After the first sip, I couldn't believe my mouth. The tea tasted just like French vanilla ice cream.
"The heart of it is what they call a milk oolong," says Tony Tellin, head teamaker at Steven Smith, in his tiny cupping lab on Northwest Thurman Street. "It's got a buttery, milky, intense, fatty texture."
After happening across the Tazo tea office 19 years ago, Tellin spent almost half his life working alongside Portland-born tea legend Steven Smith, who founded both Stash and Tazo before starting his eponymous Teamaker company in 2009.
But since Smith succumbed to cancer in March at age 65, Tellin has steered Smith's tea. He'll oversee a huge expansion this month, with a 13,000-square-foot production facility and tasting room opening in the Central Eastside, plans Smith began almost two years ago.
Tellin, with a crisp-brimmed cap and apron, looks like a skater who grew up to be a carpenter. And he's continued Smith's tradition of innovation.
After years of making special blends and teas for other companies—spiced black teas that Rogue can blend with beer, smoked peppermint tea for Feast—Tellin says his new Maker's Series turns the tables.
"Usually people say, 'How can we incorporate your teas into our products?'" says Tellin. "This was more handcuffing people to a bench—yes, helping us make a tea, but also inspiring us."
His ice-cream oolong was a collaboration with Salt & Straw's Tyler Malek, using bourbon vanilla beans, Spanish almonds, white jasmine blossoms and Indian sarsaparilla. Tellin melted sugar candy made by Malek over vanilla beans.
The tea tastes so much like ice cream it's like sleight of hand, both exciting and unnerving.
Still, only about 200 people got to try the tea when Steven Smith released the limited-edition collaboration in July.
"We sold out in three days," says Tellin.
But though the ice-cream oolong is unobtainable by everyone but Tellin—he's got a little bag stashed away—more collaborations are on the way. On Oct. 1, Steven Smith released the second in the Maker's Series, a woodshed-smoky, hibiscus-tart Georgian Caravan tea Tellin concocted with chef Vitaly Paley.
In the old Slavic style, it comes with fresh huckleberry jam meant to mix as sweetener. Tellin doubled the batch to 475 boxes, in hopes the tea will be available for at least a week.
Paley's Georgian-born mother was the test audience, and she told them they got the Cyrillic label a little wrong. But she loved the tea so much she sent Paley down to get a box before it went on sale, saying it brought back fond memories of the old country.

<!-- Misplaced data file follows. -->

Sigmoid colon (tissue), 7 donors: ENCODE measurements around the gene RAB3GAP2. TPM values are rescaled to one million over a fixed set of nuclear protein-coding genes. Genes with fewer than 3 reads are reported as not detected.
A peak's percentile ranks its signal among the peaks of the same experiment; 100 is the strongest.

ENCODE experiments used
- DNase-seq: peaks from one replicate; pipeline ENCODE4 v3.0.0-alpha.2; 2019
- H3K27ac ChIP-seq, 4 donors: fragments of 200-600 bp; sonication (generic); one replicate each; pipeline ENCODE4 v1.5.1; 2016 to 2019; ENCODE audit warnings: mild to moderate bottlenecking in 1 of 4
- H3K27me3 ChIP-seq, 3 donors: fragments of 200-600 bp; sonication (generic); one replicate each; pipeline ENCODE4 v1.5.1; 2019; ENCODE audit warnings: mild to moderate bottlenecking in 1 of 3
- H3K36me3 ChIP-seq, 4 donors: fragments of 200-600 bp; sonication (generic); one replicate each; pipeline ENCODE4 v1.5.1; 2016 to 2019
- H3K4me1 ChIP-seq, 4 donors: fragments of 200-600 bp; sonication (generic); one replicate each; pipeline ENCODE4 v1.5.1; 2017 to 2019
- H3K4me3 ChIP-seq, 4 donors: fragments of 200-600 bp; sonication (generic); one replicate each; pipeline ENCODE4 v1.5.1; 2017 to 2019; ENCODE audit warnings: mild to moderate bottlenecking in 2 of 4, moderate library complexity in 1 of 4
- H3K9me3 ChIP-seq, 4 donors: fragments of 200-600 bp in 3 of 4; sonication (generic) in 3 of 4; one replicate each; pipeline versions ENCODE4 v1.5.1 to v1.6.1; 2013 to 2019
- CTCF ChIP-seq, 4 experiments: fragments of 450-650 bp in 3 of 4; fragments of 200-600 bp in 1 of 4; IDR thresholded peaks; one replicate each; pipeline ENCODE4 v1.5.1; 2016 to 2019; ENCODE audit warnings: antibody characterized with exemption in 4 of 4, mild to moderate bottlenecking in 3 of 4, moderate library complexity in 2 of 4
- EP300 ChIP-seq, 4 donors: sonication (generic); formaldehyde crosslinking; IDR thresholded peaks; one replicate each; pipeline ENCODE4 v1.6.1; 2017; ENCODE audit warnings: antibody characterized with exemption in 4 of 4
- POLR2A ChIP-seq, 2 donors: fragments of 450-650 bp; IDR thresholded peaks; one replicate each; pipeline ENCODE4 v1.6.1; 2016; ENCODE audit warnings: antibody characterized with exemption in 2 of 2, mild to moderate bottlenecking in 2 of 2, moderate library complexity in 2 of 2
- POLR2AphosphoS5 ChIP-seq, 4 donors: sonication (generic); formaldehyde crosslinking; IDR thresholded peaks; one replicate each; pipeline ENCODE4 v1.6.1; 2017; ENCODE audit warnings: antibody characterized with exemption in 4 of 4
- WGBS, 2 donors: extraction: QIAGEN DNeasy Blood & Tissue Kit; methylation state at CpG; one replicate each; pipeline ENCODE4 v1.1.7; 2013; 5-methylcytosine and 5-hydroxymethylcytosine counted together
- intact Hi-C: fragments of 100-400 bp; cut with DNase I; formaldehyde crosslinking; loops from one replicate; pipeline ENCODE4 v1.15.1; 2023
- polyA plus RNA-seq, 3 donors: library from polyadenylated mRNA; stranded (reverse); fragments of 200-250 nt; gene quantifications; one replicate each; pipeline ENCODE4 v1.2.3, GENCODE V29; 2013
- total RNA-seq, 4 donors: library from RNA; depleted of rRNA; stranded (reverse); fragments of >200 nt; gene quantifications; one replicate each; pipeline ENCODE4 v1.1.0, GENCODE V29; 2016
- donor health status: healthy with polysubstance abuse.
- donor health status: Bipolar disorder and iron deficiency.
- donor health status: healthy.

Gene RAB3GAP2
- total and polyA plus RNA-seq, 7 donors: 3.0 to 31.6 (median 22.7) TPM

With jam blended in, Paley's tea tastes like a continental breakfast in liquid form–tannic bittersweetness backed by sudden tartness, a pick-me-up for the icy depressives of Chekhov or Tolstoy.
"It was a pretty spiritual experience," Tellin says of watching Paley's mother's tea tasting.
But the same could be said for Tellin's turn as head teamaker. He spends a lot of time thinking about how best to carry on Smith's legacy.
"We were talking about this yesterday," Tellin says. "There are a lot of things we'll have to do to keep up his quality expectations on all fronts. But the biggest one is, don't work on deadlines. Do whatever you think it needs to make it the best you can."
Tellin is currently aging three holiday teas—a white tea scented with pear brandy, a spiced black tea aging in aquavit, a Moringa tea with vanilla and whiskey—but is still tweaking the recipes even with the tea in the barrels.
And although he knows he'll be working with Departure celebuchef Gregory Gourdet for his third tea collaboration, he's in no hurry to set a date—he'd rather give Gourdet time to come up with ideas.
"We're strategic, but we don't have the entire next three months mapped out," Tellin says. "When Steve founded this company, when we started this company, the idea was to follow what you want to drink. And that's what we do."
DRINK: Steven Smith Teamaker, 1626 NW Thurman St., 719-8752, smithtea.com.